The Mausoleum of Hadrian, usually known as the Castel Sant'Angelo, is a towering cylindrical building in Rome, Italy. It was initially commissioned by the Roman Emperor Hadrian as a mausoleum for himself and his family. The building was later used by the popes as a fortress and castle, and is now a museum.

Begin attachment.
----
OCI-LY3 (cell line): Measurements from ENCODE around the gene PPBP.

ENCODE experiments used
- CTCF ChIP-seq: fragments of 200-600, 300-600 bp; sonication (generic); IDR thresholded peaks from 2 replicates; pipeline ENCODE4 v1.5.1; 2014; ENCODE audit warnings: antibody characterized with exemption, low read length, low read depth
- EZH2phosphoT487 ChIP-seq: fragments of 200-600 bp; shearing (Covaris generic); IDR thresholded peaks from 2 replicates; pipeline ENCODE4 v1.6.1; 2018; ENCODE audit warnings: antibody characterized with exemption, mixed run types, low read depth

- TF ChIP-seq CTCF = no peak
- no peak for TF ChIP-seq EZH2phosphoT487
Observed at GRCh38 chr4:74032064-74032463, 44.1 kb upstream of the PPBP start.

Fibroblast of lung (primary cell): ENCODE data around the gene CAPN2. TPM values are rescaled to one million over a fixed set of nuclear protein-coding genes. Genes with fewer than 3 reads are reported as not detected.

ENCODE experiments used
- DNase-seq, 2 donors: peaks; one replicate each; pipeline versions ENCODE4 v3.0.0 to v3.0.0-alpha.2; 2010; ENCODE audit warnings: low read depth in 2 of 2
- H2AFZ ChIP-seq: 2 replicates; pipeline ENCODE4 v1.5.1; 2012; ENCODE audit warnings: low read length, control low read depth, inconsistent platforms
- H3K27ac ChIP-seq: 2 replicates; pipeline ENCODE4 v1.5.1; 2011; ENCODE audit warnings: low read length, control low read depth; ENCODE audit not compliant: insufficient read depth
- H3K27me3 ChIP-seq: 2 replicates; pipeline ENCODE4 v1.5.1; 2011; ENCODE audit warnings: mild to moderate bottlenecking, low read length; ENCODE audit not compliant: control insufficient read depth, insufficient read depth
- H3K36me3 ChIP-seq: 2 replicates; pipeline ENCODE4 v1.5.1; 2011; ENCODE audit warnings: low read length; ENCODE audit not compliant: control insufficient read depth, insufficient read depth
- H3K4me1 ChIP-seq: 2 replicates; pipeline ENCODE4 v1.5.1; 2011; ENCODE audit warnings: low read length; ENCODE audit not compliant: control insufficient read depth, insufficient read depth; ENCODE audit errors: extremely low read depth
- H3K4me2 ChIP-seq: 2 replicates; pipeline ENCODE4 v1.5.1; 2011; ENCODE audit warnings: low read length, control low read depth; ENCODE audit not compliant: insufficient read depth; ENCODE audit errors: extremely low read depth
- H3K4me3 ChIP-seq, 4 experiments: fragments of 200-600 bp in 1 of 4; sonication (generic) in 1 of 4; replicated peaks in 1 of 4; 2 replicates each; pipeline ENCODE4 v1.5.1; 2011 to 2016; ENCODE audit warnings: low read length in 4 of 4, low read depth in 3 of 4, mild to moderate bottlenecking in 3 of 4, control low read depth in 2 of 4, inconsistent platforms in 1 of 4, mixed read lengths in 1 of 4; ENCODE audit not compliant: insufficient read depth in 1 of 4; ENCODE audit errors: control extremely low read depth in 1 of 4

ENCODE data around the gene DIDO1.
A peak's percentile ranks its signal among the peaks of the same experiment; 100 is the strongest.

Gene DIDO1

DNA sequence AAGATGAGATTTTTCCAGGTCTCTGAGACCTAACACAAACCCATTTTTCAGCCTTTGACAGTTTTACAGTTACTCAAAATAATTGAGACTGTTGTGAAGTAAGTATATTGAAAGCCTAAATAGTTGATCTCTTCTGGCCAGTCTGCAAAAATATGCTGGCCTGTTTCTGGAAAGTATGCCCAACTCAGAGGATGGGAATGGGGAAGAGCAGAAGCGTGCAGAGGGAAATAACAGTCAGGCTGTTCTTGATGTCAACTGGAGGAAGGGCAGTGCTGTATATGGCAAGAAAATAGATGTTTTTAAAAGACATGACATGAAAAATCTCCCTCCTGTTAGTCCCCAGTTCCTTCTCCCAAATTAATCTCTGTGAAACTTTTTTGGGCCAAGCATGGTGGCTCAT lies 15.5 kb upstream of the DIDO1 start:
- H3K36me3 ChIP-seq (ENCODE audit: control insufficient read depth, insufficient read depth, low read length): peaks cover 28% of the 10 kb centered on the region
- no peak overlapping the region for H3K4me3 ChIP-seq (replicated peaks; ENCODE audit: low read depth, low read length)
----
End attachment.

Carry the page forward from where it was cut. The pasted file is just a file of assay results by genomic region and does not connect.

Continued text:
The tomb of the Roman emperor Hadrian, also called Hadrian's mole, was erected on the right bank of the Tiber, between 135 AD and 139 AD. Originally the mausoleum was a decorated cylinder, with a garden top and golden quadriga. Hadrian's ashes were placed here a year after his death in Baiae in 138 AD, together with those of his wife Sabina, and his first adopted son, Lucius Aelius, who also died in 138 AD. Following this, the remains of succeeding emperors were also placed here, the last recorded deposition being Caracalla in 217 AD. The urns containing these ashes were probably placed in what is now known as the Treasury room deep within the building. Hadrian also built the Pons Aelius facing straight onto the mausoleum – it still provides a scenic approach from the centre of Rome and the right bank of the Tiber, and is renowned for the Baroque additions of statues of angels holding aloft elements of the Passion of Christ. My dear friend Maria sent me this card.